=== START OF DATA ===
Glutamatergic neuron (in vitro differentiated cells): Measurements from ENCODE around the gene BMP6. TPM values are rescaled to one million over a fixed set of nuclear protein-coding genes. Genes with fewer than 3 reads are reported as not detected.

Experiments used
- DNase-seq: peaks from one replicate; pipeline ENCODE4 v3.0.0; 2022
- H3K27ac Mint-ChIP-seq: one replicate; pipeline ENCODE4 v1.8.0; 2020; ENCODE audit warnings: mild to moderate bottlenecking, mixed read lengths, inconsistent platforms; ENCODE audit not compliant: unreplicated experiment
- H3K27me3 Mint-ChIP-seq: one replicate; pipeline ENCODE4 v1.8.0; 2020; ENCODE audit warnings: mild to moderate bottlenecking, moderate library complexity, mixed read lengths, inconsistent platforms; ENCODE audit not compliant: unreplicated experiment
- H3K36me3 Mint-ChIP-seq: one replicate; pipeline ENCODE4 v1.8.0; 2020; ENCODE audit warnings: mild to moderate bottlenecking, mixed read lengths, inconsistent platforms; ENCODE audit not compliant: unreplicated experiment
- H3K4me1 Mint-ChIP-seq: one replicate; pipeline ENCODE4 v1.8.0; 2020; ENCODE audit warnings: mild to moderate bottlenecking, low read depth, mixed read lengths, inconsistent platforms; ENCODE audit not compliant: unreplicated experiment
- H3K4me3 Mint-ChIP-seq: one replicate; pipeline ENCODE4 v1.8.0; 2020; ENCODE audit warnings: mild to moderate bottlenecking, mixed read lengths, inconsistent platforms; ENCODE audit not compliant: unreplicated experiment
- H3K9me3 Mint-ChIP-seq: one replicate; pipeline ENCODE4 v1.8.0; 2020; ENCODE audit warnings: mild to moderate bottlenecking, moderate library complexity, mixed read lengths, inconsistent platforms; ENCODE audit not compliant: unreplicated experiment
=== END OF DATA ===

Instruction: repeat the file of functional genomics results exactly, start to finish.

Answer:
Glutamatergic neuron (in vitro differentiated cells): Measurements from ENCODE around the gene BMP6. TPM values are rescaled to one million over a fixed set of nuclear protein-coding genes. Genes with fewer than 3 reads are reported as not detected.

Experiments used
- DNase-seq: peaks from one replicate; pipeline ENCODE4 v3.0.0; 2022
- H3K27ac Mint-ChIP-seq: one replicate; pipeline ENCODE4 v1.8.0; 2020; ENCODE audit warnings: mild to moderate bottlenecking, mixed read lengths, inconsistent platforms; ENCODE audit not compliant: unreplicated experiment
- H3K27me3 Mint-ChIP-seq: one replicate; pipeline ENCODE4 v1.8.0; 2020; ENCODE audit warnings: mild to moderate bottlenecking, moderate library complexity, mixed read lengths, inconsistent platforms; ENCODE audit not compliant: unreplicated experiment
- H3K36me3 Mint-ChIP-seq: one replicate; pipeline ENCODE4 v1.8.0; 2020; ENCODE audit warnings: mild to moderate bottlenecking, mixed read lengths, inconsistent platforms; ENCODE audit not compliant: unreplicated experiment
- H3K4me1 Mint-ChIP-seq: one replicate; pipeline ENCODE4 v1.8.0; 2020; ENCODE audit warnings: mild to moderate bottlenecking, low read depth, mixed read lengths, inconsistent platforms; ENCODE audit not compliant: unreplicated experiment
- H3K4me3 Mint-ChIP-seq: one replicate; pipeline ENCODE4 v1.8.0; 2020; ENCODE audit warnings: mild to moderate bottlenecking, mixed read lengths, inconsistent platforms; ENCODE audit not compliant: unreplicated experiment
- H3K9me3 Mint-ChIP-seq: one replicate; pipeline ENCODE4 v1.8.0; 2020; ENCODE audit warnings: mild to moderate bottlenecking, moderate library complexity, mixed read lengths, inconsistent platforms; ENCODE audit not compliant: unreplicated experiment